As the City of Alexandria considers a stormwater utility fee to reduce polluted stormwater from running into the streams and the Potomac River, we want to remind the city and it’s residents that Alexandria has a significant storm water problem that poses a serious public health risk. Millions of gallons of untreated sewage discharge into the Potomac River at Oronoco Bay every year. Every time it rains, stormwater rushes into the storm drains and combines with sewage, which overwhelms their combined sewage and stormwater system (CSS) and dumps upwards of 150 million gallons per year of untreated sewage into the Potomac River and Hunting Creek.
While the city is developing a Long Term Control Plan to deal with combined sewer and stormwater overflows at outfalls 002, 003, 004 discharging into Hunting Creek, outfall 001 discharges directly into Oronoco Bay. Outfall 001 discharges roughly half of Alexandria’s sewage laden stormwater into the Potomac River – approximately 70 million gallons a year – where people paddle, wade fish and frequently recreate.
The city is beginning to redevelop its waterfront, encouraging more people to come down to the river and significantly increasing on-the-water activity (similar to Georgetown Waterfront). After a rain event sewage laden stormwater combined with toilet paper, condoms and trash washing off city streets, flushes into Oronoco Bay. This is not only visually appalling but will continue to increase public health risks as more and more people come into direct contact with sewage. Oronoco Bay is currently covered from one side to the other with algae (and floating trash and debris dumping from 001) as a result of excess nutrient pollution. Algae can also pose a public health risk. Yet, the city says it does not have money to fix this problem.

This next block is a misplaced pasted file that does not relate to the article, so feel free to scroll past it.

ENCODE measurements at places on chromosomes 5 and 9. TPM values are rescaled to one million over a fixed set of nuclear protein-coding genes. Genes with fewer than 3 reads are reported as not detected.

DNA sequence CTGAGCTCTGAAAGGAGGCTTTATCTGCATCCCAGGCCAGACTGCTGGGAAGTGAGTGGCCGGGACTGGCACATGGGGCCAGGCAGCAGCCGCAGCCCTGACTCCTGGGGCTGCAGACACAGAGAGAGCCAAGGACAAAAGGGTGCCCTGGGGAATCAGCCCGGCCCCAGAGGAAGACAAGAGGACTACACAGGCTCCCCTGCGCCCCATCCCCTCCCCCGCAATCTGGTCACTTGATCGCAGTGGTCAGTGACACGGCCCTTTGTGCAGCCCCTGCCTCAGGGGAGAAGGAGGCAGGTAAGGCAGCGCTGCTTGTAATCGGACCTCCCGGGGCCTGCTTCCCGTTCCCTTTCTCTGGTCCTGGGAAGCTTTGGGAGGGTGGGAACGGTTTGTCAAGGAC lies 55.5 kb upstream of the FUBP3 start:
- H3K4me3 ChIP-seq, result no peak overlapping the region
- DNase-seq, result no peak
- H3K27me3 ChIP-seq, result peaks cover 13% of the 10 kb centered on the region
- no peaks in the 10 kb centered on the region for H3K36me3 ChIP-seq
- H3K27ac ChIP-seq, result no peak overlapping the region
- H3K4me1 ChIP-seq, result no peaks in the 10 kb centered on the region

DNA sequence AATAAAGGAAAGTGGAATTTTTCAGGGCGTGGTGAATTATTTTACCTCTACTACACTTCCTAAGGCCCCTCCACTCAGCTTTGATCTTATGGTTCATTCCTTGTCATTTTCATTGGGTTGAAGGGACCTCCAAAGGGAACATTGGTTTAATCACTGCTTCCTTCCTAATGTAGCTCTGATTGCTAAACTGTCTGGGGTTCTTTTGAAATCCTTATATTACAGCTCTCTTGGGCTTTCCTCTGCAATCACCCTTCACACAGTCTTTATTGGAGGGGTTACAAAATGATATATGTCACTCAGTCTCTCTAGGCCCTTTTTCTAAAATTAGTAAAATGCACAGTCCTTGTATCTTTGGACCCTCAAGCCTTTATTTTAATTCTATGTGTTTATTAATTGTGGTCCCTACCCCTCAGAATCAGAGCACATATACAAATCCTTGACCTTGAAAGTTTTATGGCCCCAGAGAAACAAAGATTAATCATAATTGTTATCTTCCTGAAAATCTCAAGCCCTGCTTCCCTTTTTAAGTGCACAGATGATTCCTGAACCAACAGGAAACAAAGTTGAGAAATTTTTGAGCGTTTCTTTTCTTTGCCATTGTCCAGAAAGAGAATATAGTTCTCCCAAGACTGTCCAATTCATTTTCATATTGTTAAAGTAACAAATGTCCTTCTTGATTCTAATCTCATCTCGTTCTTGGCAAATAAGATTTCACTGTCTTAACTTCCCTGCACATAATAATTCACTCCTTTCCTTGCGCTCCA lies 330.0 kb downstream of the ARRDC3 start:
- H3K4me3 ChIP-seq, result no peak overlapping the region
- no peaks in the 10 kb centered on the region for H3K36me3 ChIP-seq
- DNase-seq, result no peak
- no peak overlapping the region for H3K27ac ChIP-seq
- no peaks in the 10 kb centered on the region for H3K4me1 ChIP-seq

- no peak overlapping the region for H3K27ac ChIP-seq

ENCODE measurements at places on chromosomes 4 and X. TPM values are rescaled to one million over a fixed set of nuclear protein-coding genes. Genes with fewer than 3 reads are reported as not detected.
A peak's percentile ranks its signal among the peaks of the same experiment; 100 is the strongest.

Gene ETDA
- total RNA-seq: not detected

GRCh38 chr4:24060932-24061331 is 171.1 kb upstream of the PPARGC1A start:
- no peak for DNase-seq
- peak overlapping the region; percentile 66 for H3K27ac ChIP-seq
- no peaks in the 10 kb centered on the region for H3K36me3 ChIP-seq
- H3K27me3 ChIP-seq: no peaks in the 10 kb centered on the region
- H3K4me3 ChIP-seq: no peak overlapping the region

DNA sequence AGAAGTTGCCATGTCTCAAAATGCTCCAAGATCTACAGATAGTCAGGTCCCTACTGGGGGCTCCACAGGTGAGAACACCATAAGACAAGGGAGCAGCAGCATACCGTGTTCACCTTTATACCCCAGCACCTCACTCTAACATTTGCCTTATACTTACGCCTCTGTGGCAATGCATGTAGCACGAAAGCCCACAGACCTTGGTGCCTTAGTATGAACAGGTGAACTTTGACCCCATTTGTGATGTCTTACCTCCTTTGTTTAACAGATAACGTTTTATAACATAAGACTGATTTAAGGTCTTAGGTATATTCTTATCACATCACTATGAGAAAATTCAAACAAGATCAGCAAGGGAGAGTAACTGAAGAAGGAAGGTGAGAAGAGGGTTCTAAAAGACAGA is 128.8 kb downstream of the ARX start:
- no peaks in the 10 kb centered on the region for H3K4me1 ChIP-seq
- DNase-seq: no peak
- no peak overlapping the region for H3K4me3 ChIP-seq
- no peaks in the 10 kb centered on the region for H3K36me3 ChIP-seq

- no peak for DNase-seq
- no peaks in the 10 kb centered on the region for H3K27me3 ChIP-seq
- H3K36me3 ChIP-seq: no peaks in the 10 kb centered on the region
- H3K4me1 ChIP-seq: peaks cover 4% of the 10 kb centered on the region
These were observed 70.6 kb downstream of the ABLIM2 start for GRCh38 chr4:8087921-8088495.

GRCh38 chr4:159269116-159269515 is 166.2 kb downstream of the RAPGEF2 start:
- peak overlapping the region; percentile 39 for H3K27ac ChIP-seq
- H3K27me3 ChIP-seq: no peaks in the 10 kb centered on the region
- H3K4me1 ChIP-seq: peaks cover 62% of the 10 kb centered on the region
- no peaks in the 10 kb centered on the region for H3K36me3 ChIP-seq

Senator Scott Surovell, who represents more than 200,000 constituents down river from Alexandria, recently wrote a letter to Virginia DEQ demanding Alexandria address outfall 001 as Alexandria sewage and stormwater pollution directly impacts the health of the river and the Chesapeake Bay.
It is important to emphasize that Alexandria’s identity and future tourism is directly tied to the Potomac River. Alexandria business leaders and citizens would never support allowing this problem to continue if they actually knew about it. The public deserves to know that investments in stormwater are good economic investments for the city of Alexandria.
Revisions to the LTCP are happening this month, and we will continue to push for the inclusion of outfall 001. Help us remind Alexandria’s local political leadership that polluting our rivers with third world sewage treatment strategies is unacceptable.
Alexandria sends raw sewage mixture into Potomac, Peggy Fox, WUSA9, September 16, 2016
Alexandria spews 11 million gallons of raw sewage into the Potomac each year, Patricia Sullivan, The Washington Post, October 10, 2016
Alexandria plans to let raw sewage keep flowing into Potomac, Peggy Fox, WUSA9, October 12, 2016